Introduction to Climate Change

6. The Convention On Long-Range Transboundary Air Pollution

Because of the much larger number of countries sharing airspaces in Europe, a multilateral response to long range air pollution has been virtually inevitable. In Europe, monitoring of SO2 and NOx has occurred since the late 1970s, and beginning in the 1980s Europe has been able to estimate the SO2 and NOx pollution budgets for most countries. Pollution budgets demonstrate whether and to what extent a country is a net importer or exporter of air pollution.

In response to the problem of acid deposition, the U.N. Economic Commission for Europe convened negotiations to develop the 1979 Convention on Long-Range Transboundary Air Pollution (the LRTAP Convention), 18 I.L.M. 1442 (1979) which entered into force on March 16, 1983. Parties to the agreement include most European countries, as well as Canada and the United States.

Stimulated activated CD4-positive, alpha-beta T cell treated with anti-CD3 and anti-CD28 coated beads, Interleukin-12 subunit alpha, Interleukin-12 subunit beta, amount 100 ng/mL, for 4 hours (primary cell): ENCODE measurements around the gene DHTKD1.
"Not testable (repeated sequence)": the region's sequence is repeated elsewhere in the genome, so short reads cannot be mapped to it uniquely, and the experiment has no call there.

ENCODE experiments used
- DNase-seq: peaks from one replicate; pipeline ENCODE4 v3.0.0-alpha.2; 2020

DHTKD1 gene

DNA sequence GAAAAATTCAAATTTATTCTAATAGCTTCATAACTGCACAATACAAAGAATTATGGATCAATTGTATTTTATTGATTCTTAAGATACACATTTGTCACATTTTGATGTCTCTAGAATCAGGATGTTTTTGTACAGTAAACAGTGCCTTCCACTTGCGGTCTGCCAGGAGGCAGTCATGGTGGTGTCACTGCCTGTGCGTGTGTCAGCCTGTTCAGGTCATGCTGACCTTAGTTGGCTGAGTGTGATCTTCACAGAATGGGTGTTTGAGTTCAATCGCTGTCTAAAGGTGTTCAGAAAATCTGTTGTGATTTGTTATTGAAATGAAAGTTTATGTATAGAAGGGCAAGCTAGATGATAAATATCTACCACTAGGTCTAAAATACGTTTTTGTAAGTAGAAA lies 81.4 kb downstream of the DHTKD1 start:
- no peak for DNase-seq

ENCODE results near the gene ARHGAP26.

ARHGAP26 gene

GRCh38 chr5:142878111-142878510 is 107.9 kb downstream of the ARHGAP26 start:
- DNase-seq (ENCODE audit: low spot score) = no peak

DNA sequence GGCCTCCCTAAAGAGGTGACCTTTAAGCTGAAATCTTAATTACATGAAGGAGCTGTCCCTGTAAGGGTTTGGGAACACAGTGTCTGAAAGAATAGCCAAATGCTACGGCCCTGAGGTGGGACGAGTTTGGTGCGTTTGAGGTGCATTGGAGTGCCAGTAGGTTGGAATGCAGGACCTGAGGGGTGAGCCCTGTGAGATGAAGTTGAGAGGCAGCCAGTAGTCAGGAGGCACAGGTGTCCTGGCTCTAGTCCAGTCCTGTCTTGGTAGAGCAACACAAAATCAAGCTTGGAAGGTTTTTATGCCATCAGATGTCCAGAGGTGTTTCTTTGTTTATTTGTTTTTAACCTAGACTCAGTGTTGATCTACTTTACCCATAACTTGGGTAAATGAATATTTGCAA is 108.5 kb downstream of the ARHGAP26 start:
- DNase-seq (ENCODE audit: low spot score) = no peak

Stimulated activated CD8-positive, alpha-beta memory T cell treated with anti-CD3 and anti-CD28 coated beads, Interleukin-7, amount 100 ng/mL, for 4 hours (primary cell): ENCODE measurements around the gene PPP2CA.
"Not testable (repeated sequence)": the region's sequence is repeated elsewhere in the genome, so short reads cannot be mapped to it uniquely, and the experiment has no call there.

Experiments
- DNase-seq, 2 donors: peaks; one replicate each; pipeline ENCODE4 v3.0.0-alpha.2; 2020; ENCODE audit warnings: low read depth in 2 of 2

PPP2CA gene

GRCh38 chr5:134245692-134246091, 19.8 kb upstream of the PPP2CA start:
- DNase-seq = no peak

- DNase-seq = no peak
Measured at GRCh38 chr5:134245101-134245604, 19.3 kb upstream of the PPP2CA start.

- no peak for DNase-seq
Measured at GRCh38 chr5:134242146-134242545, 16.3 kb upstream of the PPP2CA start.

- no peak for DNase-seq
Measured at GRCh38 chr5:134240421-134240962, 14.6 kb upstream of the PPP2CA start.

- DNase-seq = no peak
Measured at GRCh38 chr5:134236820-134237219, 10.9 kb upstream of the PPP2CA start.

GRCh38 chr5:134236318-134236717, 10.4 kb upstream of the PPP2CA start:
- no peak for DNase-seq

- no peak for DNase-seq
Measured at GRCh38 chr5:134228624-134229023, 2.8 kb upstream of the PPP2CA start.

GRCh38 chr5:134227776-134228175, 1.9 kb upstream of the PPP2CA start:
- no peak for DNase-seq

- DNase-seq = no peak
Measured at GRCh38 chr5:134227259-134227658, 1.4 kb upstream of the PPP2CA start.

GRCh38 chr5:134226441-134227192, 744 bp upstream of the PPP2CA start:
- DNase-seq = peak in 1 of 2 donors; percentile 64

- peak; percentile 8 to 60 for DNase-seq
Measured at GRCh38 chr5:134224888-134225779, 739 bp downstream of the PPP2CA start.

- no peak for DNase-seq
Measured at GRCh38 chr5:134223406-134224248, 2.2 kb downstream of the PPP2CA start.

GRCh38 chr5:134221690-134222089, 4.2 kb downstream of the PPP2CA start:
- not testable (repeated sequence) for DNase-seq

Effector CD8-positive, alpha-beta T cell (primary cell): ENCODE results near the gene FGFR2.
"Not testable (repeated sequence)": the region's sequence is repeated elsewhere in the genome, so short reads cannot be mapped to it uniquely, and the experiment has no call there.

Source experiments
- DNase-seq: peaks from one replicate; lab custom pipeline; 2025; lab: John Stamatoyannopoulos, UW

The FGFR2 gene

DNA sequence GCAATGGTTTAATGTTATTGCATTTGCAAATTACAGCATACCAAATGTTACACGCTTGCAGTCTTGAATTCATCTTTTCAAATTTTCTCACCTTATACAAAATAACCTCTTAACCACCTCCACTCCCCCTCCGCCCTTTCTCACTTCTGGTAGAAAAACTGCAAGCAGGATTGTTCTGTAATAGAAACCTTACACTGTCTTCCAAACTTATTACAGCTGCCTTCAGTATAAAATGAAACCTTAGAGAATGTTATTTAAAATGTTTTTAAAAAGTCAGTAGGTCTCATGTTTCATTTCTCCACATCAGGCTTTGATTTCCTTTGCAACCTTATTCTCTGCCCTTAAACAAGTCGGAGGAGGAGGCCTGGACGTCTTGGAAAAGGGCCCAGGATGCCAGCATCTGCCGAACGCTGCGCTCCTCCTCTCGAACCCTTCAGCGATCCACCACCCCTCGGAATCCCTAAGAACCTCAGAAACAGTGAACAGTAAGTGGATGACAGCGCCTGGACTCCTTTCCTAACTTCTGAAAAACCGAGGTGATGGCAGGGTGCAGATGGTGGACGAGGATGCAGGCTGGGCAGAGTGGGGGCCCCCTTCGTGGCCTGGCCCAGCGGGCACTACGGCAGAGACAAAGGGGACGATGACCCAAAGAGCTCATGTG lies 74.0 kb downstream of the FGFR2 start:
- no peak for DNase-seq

LRTAP was the first environmental treaty signed by both the East and West, and may even have assisted in reducing Cold War tensions in Europe. Through its definition of "air pollution," LRTAP was also one of the first pollution related treaties that extended its protection beyond direct human health impacts to ecosystems. The LRTAP Convention applies to all "long range transboundary air pollution" defined in part based on whether sources are so distant "that it is not generally possible to distinguish the contribution of individual emission sources or groups of sources."

If LRTAP were being negotiated today we would label it a "framework" convention. On its face it has relatively weak and general substantive standards, but it arranges for scientific cooperation and coordination; institutionalizes consultation and information exchange between Parties; and perhaps most importantly establishes a cooperative program for monitoring and evaluating air pollutants in Europe (EMEP). Due in large part to the ongoing advances in scientific understanding of air pollutants made through the EMEP program, the UNECE has returned continually to the LRTAP as a framework for the negotiations of specific protocols.

Back